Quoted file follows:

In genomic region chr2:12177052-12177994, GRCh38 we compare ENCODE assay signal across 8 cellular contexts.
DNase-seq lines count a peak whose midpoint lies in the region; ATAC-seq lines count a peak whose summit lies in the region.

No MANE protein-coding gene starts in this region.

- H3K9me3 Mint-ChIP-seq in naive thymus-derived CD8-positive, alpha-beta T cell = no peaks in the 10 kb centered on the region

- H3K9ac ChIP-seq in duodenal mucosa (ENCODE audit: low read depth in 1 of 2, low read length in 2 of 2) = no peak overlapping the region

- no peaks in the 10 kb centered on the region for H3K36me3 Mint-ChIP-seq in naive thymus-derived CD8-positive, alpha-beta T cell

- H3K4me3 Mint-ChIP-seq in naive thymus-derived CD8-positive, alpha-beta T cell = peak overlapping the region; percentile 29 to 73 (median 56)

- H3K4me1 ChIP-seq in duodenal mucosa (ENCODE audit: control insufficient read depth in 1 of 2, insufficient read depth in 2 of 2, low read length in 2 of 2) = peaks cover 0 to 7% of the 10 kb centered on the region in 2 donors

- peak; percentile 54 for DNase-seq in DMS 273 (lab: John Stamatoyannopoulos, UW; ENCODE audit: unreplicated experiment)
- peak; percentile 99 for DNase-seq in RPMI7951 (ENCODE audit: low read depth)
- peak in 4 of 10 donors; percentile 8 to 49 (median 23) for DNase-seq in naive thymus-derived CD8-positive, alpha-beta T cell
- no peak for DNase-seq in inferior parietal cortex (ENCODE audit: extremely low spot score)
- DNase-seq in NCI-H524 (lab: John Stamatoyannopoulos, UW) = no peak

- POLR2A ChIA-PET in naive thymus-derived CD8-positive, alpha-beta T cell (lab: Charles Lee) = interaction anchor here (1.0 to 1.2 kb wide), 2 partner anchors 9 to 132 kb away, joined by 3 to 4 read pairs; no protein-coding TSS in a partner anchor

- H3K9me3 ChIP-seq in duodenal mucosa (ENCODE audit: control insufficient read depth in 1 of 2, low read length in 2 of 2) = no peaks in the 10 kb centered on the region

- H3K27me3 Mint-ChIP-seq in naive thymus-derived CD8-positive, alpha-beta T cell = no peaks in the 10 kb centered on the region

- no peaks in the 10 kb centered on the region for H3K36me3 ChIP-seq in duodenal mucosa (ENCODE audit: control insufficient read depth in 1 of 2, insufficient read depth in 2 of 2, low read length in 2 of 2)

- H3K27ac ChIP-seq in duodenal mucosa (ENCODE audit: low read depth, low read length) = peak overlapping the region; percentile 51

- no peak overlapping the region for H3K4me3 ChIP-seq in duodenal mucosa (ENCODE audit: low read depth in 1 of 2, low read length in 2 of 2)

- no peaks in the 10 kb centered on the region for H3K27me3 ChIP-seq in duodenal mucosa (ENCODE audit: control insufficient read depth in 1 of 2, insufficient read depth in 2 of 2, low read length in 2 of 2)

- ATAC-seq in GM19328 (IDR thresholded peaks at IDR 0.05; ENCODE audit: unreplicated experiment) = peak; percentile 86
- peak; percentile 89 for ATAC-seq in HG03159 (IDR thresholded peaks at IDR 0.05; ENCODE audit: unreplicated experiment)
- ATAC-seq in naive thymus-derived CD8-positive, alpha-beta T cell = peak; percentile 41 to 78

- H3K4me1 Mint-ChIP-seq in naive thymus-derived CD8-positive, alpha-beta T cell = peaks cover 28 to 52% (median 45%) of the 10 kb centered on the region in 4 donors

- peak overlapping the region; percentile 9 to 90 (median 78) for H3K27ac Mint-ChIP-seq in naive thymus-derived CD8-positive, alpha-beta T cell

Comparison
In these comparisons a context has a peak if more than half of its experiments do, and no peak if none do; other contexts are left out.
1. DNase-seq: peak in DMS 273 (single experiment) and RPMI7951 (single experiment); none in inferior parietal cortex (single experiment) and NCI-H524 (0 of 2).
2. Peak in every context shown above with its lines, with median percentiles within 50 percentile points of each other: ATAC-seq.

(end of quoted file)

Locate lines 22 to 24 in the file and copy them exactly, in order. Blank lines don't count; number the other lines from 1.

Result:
- peak; percentile 89 for ATAC-seq in HG03159 (IDR thresholded peaks at IDR 0.05; ENCODE audit: unreplicated experiment)
- ATAC-seq in naive thymus-derived CD8-positive, alpha-beta T cell = peak; percentile 41 to 78

- H3K4me1 Mint-ChIP-seq in naive thymus-derived CD8-positive, alpha-beta T cell = peaks cover 28 to 52% (median 45%) of the 10 kb centered on the region in 4 donors